While our physical offices are closed until further notice in accordance with Austin's COVID-19 "stay home-work safe" order, the Handbook of Texas will remain available at no-cost for you, your fellow history enthusiasts, and all Texas students currently mandated to study from home. If you have the capacity to help us maintain our online Texas history resources during these uncertain times, please consider making a 100% tax-deductible contribution today. Thank you for your support of TSHA and Texas history. Donate Today »


BLANCO CANYON. Blanco Canyon, on the White River, begins just north of the intersection of Farm roads 37 and 3111 in southwestern Floyd County (at 33°59' N, 101°29' W) and runs southeast for a total of thirty miles to its mouth, on the eastern cliffs of the Caprock some eight miles southeast of Crosbyton (at 33°40' N, 101°10' W). At its beginning the canyon is about fifty feet deep, and its elevations range from 3,125 feet above sea level at the river to 3,175 feet on top of the escarpment. Its average width is 1,500 feet. The gorge runs southeast, gradually deepening and widening as it crosses U.S. Highway 62 south of Floydada and enters Crosby County. It extends six miles southwest of Floydada, a mile southwest of the Mount Blanco community, and three miles east of Crosbyton. Crawfish Canyon, labeled Cañón Cangrejo on some early maps, is the only major side-canyon. This five-mile ravine along Crawfish Creek in north central Crosby County enters Blanco Canyon south of the intersection of Farm roads 193 and 651. At its mouth, some eight miles southeast of Crosbyton, Blanco Canyon is six miles wide; its cliff heights average 300 to 500 feet. The soils are loamy up the canyon and clayey and silty near its mouth. Scrub brush and grasses predominate in the area. Blanco Canyon was a favorite campground for wayfarers, including Indians, soldiers, and buffalo hunters. Col. Ranald S. Mackenzie established a supply camp known as Anderson's Fort near the canyon mouth in 1871; it is now on the National Register of Historic Places. In the 1880s the canyon became the first point of settlement for newcomers to the region because water and wood could readily be found there. The Plains Baptist Assembly grounds and the Floydada Country Club are located in Blanco Canyon south of Floydada.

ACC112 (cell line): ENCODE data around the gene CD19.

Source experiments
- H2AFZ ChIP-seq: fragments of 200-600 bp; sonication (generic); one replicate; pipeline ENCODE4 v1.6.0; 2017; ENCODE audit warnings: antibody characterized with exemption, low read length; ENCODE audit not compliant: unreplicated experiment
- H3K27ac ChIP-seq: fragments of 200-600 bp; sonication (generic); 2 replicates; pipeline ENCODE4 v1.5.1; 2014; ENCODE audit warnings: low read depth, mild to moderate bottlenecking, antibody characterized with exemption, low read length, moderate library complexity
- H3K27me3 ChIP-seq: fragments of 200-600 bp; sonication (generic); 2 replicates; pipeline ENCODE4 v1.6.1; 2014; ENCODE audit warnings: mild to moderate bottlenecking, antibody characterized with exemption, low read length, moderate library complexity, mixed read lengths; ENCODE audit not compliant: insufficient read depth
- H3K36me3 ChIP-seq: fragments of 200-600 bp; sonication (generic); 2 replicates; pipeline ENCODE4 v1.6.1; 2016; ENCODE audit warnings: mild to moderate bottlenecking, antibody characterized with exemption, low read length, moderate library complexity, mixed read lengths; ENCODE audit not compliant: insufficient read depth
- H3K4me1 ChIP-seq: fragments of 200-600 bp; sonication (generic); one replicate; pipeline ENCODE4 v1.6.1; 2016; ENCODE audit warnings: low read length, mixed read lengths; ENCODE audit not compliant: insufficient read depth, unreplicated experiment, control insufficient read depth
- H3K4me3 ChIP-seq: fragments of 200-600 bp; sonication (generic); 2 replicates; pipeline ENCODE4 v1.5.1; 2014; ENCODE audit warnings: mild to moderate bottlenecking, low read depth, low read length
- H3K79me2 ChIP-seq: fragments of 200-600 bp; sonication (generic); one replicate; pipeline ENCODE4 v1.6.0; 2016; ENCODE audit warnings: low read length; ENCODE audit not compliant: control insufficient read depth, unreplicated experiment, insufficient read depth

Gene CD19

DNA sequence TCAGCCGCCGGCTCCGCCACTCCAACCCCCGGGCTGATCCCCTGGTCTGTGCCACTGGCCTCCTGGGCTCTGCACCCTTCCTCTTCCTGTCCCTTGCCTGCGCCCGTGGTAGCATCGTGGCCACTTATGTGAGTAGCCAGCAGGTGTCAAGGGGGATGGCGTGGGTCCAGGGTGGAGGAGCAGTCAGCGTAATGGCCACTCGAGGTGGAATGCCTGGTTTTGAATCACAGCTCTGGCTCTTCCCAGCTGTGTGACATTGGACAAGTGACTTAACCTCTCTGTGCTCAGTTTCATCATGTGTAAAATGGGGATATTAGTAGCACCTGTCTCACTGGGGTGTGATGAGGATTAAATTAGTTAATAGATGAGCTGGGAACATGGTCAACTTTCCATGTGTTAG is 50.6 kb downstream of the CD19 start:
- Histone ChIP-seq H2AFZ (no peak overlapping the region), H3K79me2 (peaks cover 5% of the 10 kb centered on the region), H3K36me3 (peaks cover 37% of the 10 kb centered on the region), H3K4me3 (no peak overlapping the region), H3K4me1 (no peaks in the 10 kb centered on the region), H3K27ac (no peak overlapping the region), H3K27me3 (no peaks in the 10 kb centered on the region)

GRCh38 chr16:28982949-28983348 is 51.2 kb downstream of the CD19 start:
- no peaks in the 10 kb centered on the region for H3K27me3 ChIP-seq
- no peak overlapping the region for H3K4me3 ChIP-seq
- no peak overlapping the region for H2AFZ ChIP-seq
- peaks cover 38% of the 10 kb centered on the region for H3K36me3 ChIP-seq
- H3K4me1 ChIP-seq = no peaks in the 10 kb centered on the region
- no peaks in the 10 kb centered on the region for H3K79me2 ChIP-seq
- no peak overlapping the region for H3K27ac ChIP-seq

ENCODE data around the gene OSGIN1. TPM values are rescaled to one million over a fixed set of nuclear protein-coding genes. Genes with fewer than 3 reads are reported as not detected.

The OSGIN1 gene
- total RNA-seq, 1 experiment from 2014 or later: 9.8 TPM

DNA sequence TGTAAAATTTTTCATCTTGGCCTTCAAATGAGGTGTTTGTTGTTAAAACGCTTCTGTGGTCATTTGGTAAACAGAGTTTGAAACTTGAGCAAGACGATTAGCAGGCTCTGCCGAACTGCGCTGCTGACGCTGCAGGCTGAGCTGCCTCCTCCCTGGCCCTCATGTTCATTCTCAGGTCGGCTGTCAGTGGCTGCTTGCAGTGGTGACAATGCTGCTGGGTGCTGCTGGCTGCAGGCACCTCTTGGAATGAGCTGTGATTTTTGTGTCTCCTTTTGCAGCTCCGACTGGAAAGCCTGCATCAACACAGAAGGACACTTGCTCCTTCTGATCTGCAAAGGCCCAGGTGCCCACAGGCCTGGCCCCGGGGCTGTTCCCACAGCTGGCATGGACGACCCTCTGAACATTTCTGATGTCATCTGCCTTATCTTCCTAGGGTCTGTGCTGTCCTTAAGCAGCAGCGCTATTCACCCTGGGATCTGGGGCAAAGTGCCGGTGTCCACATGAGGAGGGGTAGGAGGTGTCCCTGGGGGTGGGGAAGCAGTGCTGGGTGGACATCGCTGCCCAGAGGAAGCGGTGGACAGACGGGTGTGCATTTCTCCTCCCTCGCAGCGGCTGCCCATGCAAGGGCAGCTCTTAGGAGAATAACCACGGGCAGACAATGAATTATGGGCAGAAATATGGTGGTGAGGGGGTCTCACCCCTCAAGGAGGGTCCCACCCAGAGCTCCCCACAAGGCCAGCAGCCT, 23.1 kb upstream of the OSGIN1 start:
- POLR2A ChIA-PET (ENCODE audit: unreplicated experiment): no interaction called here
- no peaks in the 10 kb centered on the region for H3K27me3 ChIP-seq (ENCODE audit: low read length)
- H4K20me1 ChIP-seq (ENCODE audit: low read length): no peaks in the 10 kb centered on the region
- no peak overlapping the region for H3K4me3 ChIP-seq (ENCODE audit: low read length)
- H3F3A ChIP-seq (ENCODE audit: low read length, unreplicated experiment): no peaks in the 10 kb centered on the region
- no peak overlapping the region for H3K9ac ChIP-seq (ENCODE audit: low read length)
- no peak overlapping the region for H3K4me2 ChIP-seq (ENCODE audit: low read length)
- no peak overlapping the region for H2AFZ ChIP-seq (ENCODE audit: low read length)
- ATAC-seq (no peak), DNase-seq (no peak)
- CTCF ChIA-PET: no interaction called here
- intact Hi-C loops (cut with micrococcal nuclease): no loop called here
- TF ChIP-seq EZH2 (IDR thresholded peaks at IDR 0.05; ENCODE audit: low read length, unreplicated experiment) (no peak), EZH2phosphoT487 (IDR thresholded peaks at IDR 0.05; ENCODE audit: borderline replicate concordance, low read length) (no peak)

Claude V. Hall, Early History of Floyd County (Canyon, Texas: Panhandle-Plains Historical Society, 1947). Wilbur Sturtevant Nye, Carbine and Lance: The Story of Old Fort Sill (Norman: University of Oklahoma Press, 1937; 3d ed. 1969). Ernest Wallace, Ranald S. Mackenzie on the Texas Frontier (Lubbock: West Texas Museum Association, 1964).

Image Use Disclaimer

All copyrighted materials included within the Handbook of Texas Online are in accordance with Title 17 U.S.C. Section 107 related to Copyright and “Fair Use” for Non-Profit educational institutions, which permits the Texas State Historical Association (TSHA), to utilize copyrighted materials to further scholarship, education, and inform the public. The TSHA makes every effort to conform to the principles of fair use and to comply with copyright law.

For more information go to: http://www.law.cornell.edu/uscode/17/107.shtml

If you wish to use copyrighted material from this site for purposes of your own that go beyond fair use, you must obtain permission from the copyright owner.


The following, adapted from the Chicago Manual of Style, 15th edition, is the preferred citation for this article.

Handbook of Texas Online, "BLANCO CANYON," accessed July 09, 2020, http://www.tshaonline.org/handbook/online/articles/rkb06.

Uploaded on June 12, 2010. Published by the Texas State Historical Association.
visit the mytsha forums to participate

View these posts and more when you register your free MyTSHA account.

Call for Papers: Texas Center for Working-Class Studies Events, Symposia, and Workshops
Hi all! You may be interested in this call for papers I received from the Texas Center for Working-Class Studies at Collin College...

Katy Jennings' Ride Scholarly Research Request
I'm doing research on Catherine Jennings Lockwood, specifically the incident known as "Katy Jennings' Ride." Her father was Gordon C. Jennings, the oldest man to die at the Alamo...

Texas Constitution of 1836 Co-Author- Elisha Pease? Ask a Historian
The TSHA profile of Elisha Marshall Pease states that he wrote part of the Texas Constitution although he was only a 24 year-old assistant secretary (not elected). I cannot find any other mention of this authorship work by Pease in other credible research about the credited Constution authors...